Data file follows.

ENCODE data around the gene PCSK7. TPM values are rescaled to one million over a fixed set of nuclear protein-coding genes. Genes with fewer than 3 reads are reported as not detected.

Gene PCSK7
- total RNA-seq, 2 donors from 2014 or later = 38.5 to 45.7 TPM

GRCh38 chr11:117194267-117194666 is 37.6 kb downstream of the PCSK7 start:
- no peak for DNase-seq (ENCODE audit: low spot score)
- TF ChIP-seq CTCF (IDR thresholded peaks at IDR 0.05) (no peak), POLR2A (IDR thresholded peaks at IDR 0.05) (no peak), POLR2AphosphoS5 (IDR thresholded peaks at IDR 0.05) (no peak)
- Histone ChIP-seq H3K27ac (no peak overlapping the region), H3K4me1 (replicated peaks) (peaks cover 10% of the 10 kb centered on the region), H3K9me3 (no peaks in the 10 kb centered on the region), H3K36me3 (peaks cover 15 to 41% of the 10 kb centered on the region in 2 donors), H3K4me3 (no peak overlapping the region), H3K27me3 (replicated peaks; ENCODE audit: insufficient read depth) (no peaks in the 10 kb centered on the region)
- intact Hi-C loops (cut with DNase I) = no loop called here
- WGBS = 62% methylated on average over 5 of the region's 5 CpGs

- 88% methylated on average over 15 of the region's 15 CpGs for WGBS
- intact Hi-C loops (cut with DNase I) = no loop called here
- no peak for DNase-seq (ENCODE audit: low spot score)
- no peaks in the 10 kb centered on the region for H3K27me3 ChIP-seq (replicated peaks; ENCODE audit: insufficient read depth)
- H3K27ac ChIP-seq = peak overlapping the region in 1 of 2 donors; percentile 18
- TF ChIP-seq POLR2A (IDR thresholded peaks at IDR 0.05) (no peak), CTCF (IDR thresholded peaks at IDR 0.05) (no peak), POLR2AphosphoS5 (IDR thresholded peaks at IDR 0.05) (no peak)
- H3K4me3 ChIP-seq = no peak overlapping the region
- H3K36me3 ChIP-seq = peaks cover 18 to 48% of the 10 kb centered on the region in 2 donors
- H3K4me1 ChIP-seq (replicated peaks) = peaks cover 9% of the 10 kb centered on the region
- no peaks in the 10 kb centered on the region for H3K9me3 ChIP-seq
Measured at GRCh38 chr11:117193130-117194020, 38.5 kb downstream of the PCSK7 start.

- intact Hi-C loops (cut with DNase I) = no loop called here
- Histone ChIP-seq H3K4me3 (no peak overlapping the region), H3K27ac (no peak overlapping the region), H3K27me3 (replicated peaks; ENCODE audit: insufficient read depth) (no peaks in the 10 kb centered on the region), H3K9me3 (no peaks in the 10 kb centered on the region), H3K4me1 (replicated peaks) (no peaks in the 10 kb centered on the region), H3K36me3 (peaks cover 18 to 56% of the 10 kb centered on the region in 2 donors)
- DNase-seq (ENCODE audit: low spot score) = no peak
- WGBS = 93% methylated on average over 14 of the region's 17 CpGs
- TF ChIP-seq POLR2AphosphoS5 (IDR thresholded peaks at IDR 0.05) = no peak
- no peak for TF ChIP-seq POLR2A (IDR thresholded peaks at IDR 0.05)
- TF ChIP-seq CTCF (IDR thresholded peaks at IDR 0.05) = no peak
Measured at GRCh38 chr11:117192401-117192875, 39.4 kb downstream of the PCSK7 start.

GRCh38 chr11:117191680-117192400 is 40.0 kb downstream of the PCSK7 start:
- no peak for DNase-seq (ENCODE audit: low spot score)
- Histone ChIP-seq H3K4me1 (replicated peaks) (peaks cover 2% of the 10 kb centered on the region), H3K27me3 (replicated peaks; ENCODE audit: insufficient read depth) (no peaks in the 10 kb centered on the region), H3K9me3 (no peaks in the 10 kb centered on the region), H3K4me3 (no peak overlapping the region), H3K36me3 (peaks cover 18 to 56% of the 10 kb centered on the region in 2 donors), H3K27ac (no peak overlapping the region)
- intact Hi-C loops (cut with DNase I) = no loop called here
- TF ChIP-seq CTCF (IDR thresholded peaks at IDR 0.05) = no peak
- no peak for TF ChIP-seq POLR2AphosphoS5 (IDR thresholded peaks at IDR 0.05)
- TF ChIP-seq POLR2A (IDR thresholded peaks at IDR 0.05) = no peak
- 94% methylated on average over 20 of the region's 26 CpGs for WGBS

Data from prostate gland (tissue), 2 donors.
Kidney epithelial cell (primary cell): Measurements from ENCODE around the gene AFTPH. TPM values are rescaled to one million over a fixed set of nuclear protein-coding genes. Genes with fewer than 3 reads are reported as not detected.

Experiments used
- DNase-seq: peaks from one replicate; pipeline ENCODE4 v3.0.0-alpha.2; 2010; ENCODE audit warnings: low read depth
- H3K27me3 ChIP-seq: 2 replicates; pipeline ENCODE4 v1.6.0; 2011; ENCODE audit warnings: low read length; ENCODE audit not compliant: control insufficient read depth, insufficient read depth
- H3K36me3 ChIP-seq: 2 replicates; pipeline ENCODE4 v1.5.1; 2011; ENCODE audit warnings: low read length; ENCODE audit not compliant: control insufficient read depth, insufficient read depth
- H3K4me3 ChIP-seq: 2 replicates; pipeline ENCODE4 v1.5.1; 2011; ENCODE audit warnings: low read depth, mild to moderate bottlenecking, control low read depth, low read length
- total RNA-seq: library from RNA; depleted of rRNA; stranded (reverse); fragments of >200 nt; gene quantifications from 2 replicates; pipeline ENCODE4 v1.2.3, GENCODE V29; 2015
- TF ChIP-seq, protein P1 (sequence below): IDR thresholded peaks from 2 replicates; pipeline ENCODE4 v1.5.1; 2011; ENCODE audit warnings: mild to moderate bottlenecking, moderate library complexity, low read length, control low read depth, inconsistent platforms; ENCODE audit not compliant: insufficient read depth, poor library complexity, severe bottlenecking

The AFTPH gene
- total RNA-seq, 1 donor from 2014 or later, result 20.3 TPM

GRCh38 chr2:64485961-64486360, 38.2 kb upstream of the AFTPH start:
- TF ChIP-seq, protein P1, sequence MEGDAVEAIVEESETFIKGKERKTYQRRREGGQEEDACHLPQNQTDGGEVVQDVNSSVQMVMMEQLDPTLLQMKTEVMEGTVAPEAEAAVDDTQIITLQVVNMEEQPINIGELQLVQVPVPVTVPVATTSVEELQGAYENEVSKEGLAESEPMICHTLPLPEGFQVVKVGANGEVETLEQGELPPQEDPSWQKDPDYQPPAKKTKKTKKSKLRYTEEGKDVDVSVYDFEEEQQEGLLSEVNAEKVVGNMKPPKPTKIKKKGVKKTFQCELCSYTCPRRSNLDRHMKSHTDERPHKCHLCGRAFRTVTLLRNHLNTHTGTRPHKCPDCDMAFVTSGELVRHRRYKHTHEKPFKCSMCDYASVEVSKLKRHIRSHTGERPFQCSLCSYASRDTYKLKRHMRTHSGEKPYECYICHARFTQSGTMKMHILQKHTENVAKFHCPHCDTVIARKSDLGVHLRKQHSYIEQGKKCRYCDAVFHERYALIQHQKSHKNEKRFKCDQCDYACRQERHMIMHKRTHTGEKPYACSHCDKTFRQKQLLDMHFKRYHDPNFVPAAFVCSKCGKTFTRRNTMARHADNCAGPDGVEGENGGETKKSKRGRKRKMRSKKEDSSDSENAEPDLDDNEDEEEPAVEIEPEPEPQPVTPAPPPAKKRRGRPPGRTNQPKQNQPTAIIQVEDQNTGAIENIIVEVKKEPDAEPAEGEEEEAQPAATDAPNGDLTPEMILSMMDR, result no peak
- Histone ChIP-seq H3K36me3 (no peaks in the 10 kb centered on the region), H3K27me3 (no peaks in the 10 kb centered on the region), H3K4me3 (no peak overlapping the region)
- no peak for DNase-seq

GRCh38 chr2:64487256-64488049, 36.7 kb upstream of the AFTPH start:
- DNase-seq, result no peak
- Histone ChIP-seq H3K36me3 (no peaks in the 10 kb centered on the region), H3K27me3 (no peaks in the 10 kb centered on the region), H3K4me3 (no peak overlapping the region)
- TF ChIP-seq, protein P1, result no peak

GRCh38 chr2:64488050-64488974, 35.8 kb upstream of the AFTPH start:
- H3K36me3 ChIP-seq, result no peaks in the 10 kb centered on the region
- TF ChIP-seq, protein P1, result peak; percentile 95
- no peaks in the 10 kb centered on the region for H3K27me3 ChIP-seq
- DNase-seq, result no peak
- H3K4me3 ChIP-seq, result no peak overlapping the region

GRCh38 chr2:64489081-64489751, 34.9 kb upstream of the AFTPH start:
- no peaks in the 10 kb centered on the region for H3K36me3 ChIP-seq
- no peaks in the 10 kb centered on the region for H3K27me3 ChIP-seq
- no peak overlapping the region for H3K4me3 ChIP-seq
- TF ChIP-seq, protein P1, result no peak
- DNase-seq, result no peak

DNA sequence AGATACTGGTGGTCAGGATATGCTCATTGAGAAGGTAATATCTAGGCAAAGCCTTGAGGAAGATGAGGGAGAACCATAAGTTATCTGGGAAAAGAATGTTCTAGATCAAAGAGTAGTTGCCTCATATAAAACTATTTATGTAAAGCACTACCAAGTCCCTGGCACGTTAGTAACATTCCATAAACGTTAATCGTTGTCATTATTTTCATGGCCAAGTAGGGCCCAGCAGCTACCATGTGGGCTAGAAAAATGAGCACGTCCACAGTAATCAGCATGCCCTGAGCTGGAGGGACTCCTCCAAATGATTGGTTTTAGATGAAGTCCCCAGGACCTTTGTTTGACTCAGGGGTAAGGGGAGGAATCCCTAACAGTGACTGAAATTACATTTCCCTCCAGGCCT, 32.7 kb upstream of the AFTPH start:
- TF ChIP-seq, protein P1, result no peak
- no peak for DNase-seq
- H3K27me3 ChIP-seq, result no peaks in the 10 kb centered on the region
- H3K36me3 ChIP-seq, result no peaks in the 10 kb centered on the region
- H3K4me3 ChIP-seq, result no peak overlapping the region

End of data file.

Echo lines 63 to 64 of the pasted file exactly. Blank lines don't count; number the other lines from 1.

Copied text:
- no peaks in the 10 kb centered on the region for H3K36me3 ChIP-seq
- no peaks in the 10 kb centered on the region for H3K27me3 ChIP-seq